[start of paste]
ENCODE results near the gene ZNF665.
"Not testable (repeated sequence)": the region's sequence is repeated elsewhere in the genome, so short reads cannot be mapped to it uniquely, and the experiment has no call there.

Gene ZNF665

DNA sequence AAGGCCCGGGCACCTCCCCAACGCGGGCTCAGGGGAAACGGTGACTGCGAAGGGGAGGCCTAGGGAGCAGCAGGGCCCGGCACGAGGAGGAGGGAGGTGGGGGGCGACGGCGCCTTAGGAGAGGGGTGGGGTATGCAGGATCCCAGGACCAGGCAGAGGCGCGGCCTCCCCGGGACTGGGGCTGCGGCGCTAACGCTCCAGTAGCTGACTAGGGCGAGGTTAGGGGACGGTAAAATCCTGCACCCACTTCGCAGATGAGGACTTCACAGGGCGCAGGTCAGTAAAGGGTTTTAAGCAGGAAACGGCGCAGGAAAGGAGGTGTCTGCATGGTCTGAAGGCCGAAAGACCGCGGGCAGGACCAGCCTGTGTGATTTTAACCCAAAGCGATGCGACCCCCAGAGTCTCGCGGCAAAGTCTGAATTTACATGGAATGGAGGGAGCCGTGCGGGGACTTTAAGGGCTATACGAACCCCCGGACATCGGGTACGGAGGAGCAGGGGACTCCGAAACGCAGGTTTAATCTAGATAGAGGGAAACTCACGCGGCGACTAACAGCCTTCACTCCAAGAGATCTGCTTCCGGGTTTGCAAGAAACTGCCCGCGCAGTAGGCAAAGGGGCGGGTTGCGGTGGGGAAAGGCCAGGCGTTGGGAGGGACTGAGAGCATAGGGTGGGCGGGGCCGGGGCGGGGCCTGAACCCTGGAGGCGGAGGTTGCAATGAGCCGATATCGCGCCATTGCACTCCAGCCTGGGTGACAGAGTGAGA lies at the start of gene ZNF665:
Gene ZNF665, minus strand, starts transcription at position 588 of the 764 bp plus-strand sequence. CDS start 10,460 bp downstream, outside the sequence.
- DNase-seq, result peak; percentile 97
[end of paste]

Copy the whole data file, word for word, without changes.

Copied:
ENCODE results near the gene ZNF665.
"Not testable (repeated sequence)": the region's sequence is repeated elsewhere in the genome, so short reads cannot be mapped to it uniquely, and the experiment has no call there.

Gene ZNF665

DNA sequence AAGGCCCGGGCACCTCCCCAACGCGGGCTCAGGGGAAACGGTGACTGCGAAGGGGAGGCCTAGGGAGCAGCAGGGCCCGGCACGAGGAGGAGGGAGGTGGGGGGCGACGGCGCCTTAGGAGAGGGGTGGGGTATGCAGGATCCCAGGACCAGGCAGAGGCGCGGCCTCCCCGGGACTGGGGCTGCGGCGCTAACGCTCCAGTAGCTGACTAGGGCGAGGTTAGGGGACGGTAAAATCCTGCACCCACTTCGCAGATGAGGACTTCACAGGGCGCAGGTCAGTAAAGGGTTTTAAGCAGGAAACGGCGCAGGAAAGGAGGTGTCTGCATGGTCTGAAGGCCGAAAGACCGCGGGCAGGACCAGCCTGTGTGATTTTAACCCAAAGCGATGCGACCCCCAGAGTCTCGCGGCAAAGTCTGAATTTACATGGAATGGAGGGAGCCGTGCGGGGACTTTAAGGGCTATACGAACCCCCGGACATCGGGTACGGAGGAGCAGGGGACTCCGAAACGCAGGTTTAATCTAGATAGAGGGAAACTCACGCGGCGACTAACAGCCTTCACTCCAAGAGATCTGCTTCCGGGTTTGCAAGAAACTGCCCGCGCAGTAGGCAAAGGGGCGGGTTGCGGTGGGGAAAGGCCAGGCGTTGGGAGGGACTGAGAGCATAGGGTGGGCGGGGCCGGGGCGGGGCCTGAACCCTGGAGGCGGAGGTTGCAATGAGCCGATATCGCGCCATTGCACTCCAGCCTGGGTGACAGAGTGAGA lies at the start of gene ZNF665:
Gene ZNF665, minus strand, starts transcription at position 588 of the 764 bp plus-strand sequence. CDS start 10,460 bp downstream, outside the sequence.
- DNase-seq, result peak; percentile 97